Hi, my name is Liz Blakeley and I am one of the law enforcement rangers here at Klondike Gold Rush National Historical Park. I am also one of the newest bloggers for our website. I'm hoping to fill you in on what a law enforcement ranger in Alaska does. The quick answer to that is, a lot!
While we wear the same uniform as Interpretive and General Rangers, we have some additional duties. We provide law enforcement, emergency medical, fire and search and rescue services to the park and the surrounding community. We also frequently participate in community outreach by assisting with school programs, seasonal employee orientations, bear awareness training, and much more. On top of that, we do whatever is needed. (Yesterday, I was lying in slush and ice changing a tire, just another day in the life of a law enforcement ranger!)
With all of these different hats we wear, it takes a lot of training to make sure we are knowledgeable and safe as possible while carrying out our duties. We participate in yearly week-long emergency medical technician refreshers, a four-day long rough terrain rescue refresher with our Canadian counterparts, as well as, a week-long law enforcement refresher. We also participate in many shorter trainings, but I won't bore you with the details.
The main purpose of my blog post today is to tell you about an exciting training opportunity that we were able to participate in with our local police department. The Skagway Police Department provides law enforcement services to the town of Skagway all the way up to the Canadian border. They are an integral part of our community. Because we are both small law enforcement operations, it is often times challenging to get enough officers and rangers together to do larger-scale trainings separately, so this October we joined forces for two days and participated in a Control Tactics and Firearms Refresher workshop.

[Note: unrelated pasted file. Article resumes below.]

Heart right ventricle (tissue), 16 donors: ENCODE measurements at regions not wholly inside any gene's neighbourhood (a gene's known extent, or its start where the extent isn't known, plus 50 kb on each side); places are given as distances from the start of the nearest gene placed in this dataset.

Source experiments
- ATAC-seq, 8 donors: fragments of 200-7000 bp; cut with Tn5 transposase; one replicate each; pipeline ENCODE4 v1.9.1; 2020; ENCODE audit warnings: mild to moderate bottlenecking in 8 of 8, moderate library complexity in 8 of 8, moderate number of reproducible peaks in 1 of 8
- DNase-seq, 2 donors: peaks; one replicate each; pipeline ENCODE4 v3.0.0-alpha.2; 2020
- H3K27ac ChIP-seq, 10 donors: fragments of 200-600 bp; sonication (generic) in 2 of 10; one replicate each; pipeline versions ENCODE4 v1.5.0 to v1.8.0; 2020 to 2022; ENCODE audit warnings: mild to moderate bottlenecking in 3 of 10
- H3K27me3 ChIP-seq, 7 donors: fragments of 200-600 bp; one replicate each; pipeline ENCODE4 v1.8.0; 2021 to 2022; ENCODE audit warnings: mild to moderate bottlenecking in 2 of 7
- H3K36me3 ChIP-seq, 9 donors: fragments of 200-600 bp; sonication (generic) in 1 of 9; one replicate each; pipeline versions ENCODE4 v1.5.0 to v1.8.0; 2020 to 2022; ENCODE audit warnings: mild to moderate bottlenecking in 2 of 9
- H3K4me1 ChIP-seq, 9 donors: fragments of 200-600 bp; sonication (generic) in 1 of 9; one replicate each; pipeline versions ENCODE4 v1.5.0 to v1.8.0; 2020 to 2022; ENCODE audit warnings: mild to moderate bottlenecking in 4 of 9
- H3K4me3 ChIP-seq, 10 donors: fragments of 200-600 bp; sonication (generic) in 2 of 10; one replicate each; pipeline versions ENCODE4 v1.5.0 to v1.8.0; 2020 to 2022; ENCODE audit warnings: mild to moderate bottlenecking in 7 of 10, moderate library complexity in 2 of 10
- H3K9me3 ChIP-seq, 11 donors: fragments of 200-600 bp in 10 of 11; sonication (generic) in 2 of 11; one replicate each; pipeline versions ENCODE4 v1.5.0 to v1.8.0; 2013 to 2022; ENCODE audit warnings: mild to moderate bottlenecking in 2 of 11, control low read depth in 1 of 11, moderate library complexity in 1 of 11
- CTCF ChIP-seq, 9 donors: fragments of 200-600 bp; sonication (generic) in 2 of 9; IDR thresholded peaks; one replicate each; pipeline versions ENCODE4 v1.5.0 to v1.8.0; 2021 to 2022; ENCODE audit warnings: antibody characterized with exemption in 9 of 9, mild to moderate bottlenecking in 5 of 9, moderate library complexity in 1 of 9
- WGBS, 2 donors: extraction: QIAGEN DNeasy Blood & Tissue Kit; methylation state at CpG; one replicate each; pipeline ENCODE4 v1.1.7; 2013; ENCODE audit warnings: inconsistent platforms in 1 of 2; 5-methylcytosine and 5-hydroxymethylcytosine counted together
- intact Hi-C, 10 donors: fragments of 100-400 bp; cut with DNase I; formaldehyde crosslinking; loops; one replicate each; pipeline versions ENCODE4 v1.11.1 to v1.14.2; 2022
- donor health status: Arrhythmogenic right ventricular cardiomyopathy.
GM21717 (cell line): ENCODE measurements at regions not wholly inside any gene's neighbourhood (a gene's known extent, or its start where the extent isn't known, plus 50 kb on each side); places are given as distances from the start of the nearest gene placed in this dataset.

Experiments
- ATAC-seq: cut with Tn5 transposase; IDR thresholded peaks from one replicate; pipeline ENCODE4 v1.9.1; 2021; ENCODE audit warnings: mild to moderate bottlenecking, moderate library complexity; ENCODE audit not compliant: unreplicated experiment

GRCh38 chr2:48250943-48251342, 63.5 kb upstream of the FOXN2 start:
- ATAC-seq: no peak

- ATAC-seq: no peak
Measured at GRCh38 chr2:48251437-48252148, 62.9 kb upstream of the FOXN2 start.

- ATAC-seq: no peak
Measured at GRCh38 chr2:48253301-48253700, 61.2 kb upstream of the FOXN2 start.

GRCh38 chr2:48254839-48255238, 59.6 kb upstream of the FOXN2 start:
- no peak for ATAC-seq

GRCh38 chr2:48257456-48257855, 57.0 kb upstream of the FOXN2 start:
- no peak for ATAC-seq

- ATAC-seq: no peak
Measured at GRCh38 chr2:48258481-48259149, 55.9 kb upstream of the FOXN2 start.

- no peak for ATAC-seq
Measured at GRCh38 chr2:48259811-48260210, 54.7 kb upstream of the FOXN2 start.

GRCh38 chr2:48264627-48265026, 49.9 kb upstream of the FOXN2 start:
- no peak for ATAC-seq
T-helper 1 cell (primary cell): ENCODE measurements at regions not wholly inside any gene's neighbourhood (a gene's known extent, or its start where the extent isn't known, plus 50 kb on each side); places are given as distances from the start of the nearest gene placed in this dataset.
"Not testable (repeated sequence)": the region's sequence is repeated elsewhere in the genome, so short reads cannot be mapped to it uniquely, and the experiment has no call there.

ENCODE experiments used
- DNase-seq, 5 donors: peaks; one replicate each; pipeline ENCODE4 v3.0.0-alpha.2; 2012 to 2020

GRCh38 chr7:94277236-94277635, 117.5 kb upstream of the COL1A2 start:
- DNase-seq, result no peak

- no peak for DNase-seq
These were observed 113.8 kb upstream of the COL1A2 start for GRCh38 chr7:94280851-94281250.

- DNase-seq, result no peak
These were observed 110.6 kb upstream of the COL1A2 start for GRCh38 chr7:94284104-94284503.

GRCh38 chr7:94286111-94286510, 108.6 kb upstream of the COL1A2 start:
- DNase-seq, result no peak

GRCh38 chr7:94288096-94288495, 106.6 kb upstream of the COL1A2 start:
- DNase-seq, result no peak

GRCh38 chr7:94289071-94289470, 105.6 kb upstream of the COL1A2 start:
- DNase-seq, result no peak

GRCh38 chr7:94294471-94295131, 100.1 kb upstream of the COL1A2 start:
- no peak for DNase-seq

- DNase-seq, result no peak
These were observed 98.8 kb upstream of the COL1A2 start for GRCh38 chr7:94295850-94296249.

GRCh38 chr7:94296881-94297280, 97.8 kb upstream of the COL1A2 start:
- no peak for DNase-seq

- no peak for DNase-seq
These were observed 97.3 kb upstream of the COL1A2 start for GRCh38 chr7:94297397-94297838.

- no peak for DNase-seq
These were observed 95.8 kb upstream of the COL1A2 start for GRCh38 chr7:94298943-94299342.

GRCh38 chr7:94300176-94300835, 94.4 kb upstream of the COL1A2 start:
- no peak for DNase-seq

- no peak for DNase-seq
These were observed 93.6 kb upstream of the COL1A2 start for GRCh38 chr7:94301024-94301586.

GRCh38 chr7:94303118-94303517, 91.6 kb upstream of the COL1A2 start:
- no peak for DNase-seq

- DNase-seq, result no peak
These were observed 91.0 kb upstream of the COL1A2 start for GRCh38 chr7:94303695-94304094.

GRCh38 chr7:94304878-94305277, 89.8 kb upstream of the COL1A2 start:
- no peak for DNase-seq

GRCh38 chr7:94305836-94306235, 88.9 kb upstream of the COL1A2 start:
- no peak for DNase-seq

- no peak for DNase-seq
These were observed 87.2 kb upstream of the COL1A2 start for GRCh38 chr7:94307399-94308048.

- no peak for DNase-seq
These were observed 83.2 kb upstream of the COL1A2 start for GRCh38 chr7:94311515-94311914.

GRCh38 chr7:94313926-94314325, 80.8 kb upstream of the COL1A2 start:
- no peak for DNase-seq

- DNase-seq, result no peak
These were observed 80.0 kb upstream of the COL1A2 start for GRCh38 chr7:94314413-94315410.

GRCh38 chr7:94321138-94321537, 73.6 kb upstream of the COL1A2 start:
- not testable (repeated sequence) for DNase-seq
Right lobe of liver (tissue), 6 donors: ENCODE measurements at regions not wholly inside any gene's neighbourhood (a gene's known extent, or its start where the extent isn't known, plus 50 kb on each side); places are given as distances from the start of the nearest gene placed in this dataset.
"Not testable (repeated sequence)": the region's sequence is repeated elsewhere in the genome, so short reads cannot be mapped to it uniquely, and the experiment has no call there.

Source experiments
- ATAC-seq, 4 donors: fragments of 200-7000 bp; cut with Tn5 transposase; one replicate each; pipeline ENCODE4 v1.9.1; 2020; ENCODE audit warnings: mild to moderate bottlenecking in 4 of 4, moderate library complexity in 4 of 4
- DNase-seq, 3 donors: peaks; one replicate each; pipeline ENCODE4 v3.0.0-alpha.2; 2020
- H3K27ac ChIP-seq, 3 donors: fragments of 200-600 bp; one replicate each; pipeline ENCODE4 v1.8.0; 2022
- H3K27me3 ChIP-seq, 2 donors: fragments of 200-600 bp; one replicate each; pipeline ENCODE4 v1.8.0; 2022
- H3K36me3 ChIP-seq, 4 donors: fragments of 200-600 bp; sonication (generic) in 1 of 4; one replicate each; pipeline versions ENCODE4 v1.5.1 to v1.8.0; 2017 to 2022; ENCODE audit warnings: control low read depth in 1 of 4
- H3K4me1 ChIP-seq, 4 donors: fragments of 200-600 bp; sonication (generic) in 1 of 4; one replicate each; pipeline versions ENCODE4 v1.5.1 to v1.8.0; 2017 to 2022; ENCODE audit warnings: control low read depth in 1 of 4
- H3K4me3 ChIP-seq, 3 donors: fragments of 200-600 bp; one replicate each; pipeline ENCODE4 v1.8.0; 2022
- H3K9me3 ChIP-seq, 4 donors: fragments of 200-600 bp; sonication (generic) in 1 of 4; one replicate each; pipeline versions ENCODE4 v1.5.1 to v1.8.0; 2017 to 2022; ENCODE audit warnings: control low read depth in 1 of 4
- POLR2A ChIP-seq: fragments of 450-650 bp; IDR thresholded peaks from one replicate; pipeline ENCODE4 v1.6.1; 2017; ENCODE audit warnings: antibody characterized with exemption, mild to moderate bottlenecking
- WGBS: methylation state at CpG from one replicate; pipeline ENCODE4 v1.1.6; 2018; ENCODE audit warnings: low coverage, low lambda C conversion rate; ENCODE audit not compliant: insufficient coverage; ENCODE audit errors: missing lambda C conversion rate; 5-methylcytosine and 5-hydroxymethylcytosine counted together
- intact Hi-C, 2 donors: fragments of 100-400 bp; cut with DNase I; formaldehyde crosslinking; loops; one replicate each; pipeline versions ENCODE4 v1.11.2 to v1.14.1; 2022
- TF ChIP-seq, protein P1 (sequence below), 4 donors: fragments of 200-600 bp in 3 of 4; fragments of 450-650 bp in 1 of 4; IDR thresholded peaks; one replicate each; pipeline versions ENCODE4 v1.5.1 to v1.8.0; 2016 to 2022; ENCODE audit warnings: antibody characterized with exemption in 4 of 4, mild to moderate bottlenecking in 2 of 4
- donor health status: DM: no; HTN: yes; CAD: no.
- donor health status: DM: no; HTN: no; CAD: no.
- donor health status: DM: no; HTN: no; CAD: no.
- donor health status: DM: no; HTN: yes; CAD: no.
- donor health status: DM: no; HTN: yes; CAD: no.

Klondike Gold Rush Rangers and Skagway Police Officers train together.
It was really great to get both agencies together and gain a better understanding of how we both operate. Simple things like how an officer approaches a scene can vary from agency to agency, not to mention officer to officer. Getting to know the officers you work with is invaluable and we're fortunate that we got this time to get to know each other better. With the success of this training, we're hoping to continue building these relationships and improve the public services that we provide to the community and lands that we jointly protect.
Instructor Chief Ranger Steidel look on while trainees shoot at the range.